Out of the other racing series without a Chase, how many are actually seeing increasing TV ratings? I only have heard of the Truck Series making gains. The Nationwide series is flat, and I have no idea about ARCA, NHRA, or Formula 1. Wait, the NHRA does have a Chase, nevermind.

Shoeman, I’m one of the few that likes the Chase. And I’m NOT a Jimmie Johnson fan. I just see it as more likely to produce close points finishes than letting one driver run away with it by 300 points as what’s happening in the Truck Series and Nationwide Series. It would be nice if they gave the “regular season” points leader a bonus of some kind, such as first pit stall selection during the last 10 races.

What was racist about Sadeworth’s comment?

Jacob
10/13/2010 01:43 PM
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Bill B: It’s true that the other teams can spend the money and have a shot at de-throning Jimmie and the 48. But I am more scared of Jimmie and the 48 getting an even better set-up for the chase races.

I don’t know what should be done, besides dropping the chase and giving Darlington its historic race back.

I think even those two changes would be seen as too little too late for most fans.

jerseygirl
10/13/2010 01:48 PM
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I tell NASCAR, ESPN and anyone I can that it’s the chase, stupid, but all you get back are the canned response — thank you for your comment. Until there is the equivalent of a palace coup and someone kicks Brainless France out on his keester, we’ll be stuck with the farce of a playoff system that 90% of the fans HATE. I used to never miss a minute of racing on TV no matter what channel it was broadcast on — now, I don’t watch the entire RACE, just the last 20 laps and yes, Fontana managed to have an exciting ending courtesey of a green white checker.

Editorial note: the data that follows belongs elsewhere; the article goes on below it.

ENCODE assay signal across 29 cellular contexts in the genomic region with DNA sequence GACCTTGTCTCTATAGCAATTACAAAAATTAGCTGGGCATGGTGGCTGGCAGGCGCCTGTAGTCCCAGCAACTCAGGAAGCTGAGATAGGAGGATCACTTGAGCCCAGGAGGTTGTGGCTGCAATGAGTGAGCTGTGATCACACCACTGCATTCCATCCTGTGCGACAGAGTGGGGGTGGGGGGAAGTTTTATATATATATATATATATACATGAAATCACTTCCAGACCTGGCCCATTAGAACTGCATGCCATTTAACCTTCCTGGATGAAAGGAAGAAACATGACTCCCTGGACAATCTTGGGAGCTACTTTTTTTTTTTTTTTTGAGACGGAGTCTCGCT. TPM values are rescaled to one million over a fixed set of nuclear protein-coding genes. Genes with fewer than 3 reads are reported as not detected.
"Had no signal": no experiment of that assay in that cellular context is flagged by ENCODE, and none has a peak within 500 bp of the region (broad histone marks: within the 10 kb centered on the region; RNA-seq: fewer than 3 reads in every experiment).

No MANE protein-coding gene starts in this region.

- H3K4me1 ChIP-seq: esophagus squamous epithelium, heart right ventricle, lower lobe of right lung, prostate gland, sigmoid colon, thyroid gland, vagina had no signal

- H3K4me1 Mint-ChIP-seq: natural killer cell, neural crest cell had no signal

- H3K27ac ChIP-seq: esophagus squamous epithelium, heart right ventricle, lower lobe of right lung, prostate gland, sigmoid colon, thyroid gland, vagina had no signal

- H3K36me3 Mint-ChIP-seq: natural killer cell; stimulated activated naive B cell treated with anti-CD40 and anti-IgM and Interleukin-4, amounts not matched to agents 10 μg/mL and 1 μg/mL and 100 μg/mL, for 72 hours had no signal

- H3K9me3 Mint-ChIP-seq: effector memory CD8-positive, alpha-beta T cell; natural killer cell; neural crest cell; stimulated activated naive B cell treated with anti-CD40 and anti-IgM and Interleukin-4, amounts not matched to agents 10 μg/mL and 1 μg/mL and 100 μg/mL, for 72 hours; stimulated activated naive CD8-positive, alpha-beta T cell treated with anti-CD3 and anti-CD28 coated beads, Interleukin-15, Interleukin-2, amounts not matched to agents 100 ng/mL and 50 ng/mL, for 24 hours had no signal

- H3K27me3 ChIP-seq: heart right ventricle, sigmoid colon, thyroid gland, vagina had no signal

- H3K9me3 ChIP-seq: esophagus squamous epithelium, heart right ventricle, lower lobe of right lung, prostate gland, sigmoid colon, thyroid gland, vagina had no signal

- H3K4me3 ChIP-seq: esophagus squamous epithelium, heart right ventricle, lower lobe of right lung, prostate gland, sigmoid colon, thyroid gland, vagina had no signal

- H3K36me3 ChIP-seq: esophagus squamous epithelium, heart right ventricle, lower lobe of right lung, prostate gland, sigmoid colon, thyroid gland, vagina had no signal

Randy – by far you are the most argumentative and rude poster I’ve seen on these boards in a long time. I second the question — do you work for NASCAR?

VolcanoNacho
10/13/2010 02:06 PM
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“The accelerated drop-off during the chase does indeed show a correlation between your anecdotal evidence (causation) and the reality of the sport. MORE people decided to watch LESS na$car once the chase began.”

A) Until you support your claim with FACTS (and I mean actual statistical data taken to prove your point) this is an opinion.

B) Lets assume your data is correct and you can prove it. This falloff during the “playoffs” is no different than any other sport. Once a casual fan’s team/driver is eliminated from championship contention they have a much smaller vested interest in the sport. It’s happening in baseball right now. I am sure the casual Tampa Bay fan is far less likely to intently tune in to watch the outcome of the next series. They just dont have anything invested in it. This is how playoff sports work. When you add Jr nation into this equation it becomes even more polarizing.

Froggy
10/13/2010 02:11 PM
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Too late—its beyond the point where it can get its mojo back.

laxbro
10/13/2010 03:01 PM
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A lesson in free market….
There is no holding steady. One business will go up while another goes down. NFL and other sports are gaining popularity, so Nascar will undoubtedly go down if they are on at the same times. The only way to rise again is to change something, expand or contract. Nascar has to keep changing or else it will go down. So the chase was not a good idea because of the loss in interest, so now they need to get rid of it and change something else.